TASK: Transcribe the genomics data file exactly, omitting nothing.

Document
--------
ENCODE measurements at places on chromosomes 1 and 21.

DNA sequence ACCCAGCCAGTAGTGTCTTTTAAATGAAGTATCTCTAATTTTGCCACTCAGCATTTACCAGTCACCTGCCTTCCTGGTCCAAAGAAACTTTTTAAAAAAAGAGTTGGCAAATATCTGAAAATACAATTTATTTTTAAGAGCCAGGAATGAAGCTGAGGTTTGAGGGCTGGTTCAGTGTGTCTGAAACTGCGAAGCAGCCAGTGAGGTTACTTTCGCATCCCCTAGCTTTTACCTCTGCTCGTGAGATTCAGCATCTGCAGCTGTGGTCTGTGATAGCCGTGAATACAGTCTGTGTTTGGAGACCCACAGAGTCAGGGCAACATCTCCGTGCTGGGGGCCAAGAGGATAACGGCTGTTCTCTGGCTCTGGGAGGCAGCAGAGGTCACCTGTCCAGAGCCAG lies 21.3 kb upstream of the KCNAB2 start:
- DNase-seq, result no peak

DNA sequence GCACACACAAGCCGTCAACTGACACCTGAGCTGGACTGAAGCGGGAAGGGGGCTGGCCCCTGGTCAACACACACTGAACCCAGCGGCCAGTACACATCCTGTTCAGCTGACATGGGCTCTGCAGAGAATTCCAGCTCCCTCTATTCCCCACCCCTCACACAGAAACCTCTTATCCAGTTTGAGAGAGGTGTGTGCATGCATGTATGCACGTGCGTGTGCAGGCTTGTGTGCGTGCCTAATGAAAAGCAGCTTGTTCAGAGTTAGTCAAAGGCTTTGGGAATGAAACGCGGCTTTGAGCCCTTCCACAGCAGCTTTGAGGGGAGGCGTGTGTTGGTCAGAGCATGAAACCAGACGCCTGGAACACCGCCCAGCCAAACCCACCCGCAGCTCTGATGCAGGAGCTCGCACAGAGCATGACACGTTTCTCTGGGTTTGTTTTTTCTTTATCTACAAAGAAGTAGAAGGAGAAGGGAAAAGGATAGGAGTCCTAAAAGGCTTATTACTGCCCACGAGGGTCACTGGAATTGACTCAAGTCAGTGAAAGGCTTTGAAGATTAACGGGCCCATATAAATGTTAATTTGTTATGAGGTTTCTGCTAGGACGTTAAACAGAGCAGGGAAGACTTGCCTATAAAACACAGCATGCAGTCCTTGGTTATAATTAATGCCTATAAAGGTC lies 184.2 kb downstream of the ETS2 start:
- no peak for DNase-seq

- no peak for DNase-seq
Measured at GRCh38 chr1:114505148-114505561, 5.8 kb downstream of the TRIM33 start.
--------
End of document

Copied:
ENCODE measurements at places on chromosomes 1 and 21.

DNA sequence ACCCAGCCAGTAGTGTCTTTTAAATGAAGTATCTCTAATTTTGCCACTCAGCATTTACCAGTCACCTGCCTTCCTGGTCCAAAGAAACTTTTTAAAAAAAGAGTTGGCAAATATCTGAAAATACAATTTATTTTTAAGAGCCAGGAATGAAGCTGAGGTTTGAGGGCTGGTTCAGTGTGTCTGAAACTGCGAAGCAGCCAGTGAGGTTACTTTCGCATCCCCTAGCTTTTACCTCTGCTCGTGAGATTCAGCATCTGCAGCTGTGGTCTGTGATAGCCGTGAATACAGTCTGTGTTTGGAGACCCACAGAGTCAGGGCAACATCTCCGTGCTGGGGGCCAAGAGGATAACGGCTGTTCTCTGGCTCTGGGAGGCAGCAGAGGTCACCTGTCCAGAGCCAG lies 21.3 kb upstream of the KCNAB2 start:
- DNase-seq, result no peak

DNA sequence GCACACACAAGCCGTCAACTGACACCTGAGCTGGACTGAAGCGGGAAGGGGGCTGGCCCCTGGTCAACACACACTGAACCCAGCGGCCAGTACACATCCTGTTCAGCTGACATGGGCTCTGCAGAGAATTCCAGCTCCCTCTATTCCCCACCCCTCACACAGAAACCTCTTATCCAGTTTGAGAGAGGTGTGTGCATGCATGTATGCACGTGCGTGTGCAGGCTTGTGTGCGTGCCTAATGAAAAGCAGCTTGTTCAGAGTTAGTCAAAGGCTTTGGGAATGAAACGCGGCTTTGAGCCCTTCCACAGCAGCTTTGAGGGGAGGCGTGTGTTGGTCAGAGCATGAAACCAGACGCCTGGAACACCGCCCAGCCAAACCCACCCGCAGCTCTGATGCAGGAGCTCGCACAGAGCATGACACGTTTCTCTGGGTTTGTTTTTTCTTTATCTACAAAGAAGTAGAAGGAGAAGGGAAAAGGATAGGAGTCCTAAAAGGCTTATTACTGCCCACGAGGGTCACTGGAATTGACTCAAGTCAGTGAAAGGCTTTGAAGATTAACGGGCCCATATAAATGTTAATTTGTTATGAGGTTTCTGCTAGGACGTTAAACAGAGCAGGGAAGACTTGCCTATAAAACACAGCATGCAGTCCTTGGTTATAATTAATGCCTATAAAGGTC lies 184.2 kb downstream of the ETS2 start:
- no peak for DNase-seq

- no peak for DNase-seq
Measured at GRCh38 chr1:114505148-114505561, 5.8 kb downstream of the TRIM33 start.